Calls for further research into family of antibiotics to reduce risk of serious side effects

A review of the international use of a commonly prescribed family of antibiotics has found discrepancies in the safety data issued by regulatory bodies.

Fluoroquinolones are medicines that act against an extensive range of disease-causing bacteria, and for decades have been widely used as treatment for acute respiratory infections and urinary tract infections (UTIs). 

In some rare cases, fluoroquinolones have been associated with serious side effects, including tendon ruptures, nervous system and psychiatric problems, aortic dissections and aneurysms.

As a result, many regulatory agencies recognise that the antibiotics potentially have a permanent toxicity. The U.S. Food and Drug Administration, European Medicines Agency, and UK’s Medicines and Healthcare products Regulatory Agency (MHRA), all advise doctors not to prescribe them as a first line therapy or unless absolutely necessary.

However, a new study examining the global approach to fluoroquinolones has revealed some countries have not restricted its use.

Dr Robert Baldock from the School of Pharmacy and Biomedical Sciences at the University of Portsmouth, said: “What we found that was quite striking is that Australia, New Zealand, Japan and Canada don’t have these warnings for disabling effects for fluoroquinolones. 

“And so, what this paper does is examine the evidence that was used to make these policies in the first place, and as a result calls for a global harmonisation of the safety warnings.”

The paper, published in Expert Opinion on Drug Safety, is part of a collaborative project between several institutions including the University of Portsmouth, York College of Pennsylvania, University of South Carolina, and the City of Hope Comprehensive Cancer Center in Duarte, California.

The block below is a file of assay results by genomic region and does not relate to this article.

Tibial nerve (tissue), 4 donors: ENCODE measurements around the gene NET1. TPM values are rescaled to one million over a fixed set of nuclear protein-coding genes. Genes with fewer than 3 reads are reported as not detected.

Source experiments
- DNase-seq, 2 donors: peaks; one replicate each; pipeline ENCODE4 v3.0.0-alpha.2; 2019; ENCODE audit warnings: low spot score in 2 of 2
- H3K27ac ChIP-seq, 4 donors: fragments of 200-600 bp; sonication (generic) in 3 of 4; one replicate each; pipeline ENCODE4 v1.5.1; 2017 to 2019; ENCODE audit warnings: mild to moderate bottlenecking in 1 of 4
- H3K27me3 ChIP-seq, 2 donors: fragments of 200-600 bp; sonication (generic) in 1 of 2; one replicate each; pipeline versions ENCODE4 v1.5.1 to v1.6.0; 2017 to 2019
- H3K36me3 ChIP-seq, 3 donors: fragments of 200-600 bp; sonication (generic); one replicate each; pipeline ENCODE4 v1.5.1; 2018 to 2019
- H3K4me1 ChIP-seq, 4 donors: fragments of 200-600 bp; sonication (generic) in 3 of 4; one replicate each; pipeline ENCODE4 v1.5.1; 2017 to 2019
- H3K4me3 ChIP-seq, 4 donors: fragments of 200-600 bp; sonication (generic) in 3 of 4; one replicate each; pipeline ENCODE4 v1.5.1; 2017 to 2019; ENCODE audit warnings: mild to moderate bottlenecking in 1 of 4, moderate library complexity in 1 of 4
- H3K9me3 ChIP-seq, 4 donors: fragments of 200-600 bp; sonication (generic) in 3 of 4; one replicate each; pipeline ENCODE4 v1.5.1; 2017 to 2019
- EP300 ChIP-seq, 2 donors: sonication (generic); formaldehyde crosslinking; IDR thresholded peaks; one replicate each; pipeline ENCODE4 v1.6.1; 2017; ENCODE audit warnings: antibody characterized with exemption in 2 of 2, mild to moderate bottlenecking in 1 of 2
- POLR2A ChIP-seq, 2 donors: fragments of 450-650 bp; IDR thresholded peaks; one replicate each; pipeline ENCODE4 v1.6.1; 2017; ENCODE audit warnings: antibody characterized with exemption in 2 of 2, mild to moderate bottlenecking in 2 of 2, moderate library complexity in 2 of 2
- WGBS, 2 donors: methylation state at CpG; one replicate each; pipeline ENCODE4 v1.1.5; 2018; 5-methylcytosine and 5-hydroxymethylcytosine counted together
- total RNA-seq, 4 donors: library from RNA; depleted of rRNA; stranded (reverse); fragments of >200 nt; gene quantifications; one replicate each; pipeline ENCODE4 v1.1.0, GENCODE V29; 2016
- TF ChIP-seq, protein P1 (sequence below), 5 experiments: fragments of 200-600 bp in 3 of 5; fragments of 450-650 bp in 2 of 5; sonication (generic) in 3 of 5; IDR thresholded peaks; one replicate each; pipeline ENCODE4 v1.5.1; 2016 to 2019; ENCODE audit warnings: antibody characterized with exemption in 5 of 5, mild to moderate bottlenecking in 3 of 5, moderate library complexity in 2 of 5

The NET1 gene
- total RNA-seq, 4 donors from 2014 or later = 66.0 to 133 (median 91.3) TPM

It provides a clear picture of how fluoroquinolones are used globally, and provides a framework for regulatory agencies to address patient reports of serious side effects. 

“As adverse reactions can be diverse and underreported, one of the challenges is identifying the number of serious adverse events there are, or have been”, added Dr Baldock.

“So many patients who report chronic fatigue, pain or psychiatric problems either remain undiagnosed or misdiagnosed, often with things like chronic fatigue syndrome.

“If regulatory bodies can resolve this issue, it could lead to more robust and universal safety data.”

The authors also recommend manufacturers sponsoring pilot research to identify what causes a patient to suffer serious side effects after taking fluoroquinolones. 

Dr Cecilia Bove, from the Department of Biological Sciences at York College of Pennsylvania, added: “What we need is a strategy to mitigate these risks. And in doing so, we need the research to uncover the molecular causes of those adverse reactions to the antibiotics.

“With this information, we can determine strategies to mitigate the symptoms, and provide more data against the over-prescription of these drugs. That way we can continue to use fluoroquinolones and benefit from their bacteria-fighting capabilities when other strategies are not sufficient.”

Ends

Notes to editors:

The paper, ‘Fluoroquinolones: old drugs, putative new toxicities’, is available to view online here: Fluoroquinolones: old drugs, putative new toxicities: Expert Opinion on Drug Safety: Vol 0, No 0 (tandfonline.com)

Authors include:

  • Dr Cecilia Bove, Department of Biological Sciences, York College of Pennsylvania
  • Dr Robert A. Baldock, School of Pharmacy and Biomedical Science, University of Portsmouth
  • Oscar Champigneulle, Department of Clinical Pharmacy and Outcomes Sciences (CPOS), University of South Carolina
  • Linda Martin, Department of Clinical Pharmacy and Outcomes Sciences (CPOS), University of South Carolina 
  • Professor Charles L Bennett, Department of Clinical Pharmacy and Outcomes Sciences (CPOS), University of South Carolina, and Beckman Research Institute (BRI) of City of Hope Comprehensive Cancer Center

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